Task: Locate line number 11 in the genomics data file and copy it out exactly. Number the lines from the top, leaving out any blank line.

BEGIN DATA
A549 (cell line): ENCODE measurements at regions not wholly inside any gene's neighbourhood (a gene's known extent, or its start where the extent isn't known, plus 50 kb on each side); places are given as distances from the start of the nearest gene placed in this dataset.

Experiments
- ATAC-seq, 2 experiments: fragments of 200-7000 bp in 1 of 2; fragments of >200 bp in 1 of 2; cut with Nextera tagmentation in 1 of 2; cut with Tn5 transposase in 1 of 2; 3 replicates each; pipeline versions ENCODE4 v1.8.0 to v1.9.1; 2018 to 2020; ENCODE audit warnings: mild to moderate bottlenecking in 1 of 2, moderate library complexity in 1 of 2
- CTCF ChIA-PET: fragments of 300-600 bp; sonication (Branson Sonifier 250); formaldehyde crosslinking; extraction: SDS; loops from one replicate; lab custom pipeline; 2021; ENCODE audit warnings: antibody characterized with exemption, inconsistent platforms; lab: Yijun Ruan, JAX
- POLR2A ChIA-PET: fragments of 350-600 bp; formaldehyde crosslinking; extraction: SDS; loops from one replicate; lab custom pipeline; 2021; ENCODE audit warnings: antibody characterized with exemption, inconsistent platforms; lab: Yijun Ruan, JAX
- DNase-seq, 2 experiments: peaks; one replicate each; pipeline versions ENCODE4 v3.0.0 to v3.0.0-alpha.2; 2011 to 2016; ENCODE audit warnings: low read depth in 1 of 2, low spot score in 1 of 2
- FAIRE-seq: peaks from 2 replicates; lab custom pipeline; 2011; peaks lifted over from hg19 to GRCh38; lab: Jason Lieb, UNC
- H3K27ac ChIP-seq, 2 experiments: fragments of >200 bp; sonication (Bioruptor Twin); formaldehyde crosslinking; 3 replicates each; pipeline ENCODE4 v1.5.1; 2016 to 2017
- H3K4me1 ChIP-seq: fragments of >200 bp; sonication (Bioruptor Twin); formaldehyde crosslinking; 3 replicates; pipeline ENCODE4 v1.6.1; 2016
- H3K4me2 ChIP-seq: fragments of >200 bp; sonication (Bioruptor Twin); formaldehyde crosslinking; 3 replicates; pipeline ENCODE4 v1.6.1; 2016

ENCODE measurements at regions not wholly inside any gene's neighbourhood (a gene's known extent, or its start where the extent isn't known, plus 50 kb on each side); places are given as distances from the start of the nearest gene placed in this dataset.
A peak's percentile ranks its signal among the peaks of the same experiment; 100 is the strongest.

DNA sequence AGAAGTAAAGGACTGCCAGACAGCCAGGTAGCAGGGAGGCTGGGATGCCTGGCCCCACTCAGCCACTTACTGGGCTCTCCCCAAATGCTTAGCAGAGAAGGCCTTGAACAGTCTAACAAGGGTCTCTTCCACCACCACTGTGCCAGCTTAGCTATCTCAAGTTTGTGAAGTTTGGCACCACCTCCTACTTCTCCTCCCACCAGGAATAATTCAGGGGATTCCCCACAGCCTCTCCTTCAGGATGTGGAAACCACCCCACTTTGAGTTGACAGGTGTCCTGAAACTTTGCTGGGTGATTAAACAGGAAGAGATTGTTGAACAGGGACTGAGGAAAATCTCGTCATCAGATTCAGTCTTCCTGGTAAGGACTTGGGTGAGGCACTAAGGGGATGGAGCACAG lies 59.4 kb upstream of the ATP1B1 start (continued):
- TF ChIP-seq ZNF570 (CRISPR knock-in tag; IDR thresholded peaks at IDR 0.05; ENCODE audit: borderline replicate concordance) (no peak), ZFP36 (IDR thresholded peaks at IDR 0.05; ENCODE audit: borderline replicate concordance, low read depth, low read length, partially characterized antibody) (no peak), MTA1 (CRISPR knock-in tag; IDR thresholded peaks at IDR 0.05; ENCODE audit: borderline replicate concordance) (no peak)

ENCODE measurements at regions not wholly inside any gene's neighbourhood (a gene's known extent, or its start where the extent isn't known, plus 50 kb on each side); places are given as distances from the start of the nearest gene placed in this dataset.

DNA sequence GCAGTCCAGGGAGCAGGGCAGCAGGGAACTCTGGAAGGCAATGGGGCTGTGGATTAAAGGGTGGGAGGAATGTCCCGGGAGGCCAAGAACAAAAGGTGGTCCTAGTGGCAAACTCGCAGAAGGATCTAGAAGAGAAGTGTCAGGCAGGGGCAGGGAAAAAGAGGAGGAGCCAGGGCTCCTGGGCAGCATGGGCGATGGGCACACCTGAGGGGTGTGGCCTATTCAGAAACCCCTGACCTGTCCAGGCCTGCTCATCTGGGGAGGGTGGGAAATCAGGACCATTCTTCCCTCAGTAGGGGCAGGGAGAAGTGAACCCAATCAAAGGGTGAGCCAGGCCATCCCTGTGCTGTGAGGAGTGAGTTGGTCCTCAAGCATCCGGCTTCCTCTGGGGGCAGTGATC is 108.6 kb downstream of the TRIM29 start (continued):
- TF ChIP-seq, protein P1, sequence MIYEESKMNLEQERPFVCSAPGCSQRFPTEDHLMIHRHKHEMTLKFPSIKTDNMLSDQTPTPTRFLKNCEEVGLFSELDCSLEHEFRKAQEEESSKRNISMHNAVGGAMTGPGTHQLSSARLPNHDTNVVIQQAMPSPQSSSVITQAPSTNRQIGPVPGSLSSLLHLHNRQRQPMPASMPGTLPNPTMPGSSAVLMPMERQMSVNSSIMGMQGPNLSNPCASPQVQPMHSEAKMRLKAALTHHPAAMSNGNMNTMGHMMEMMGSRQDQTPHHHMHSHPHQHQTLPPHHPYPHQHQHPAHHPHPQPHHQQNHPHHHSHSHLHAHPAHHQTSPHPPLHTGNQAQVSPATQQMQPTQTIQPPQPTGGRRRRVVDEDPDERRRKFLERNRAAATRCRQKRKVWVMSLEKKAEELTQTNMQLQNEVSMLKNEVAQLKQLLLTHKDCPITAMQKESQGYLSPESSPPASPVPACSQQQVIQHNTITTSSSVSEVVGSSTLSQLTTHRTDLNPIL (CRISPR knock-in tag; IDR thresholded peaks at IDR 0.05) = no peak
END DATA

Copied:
ENCODE measurements at regions not wholly inside any gene's neighbourhood (a gene's known extent, or its start where the extent isn't known, plus 50 kb on each side); places are given as distances from the start of the nearest gene placed in this dataset.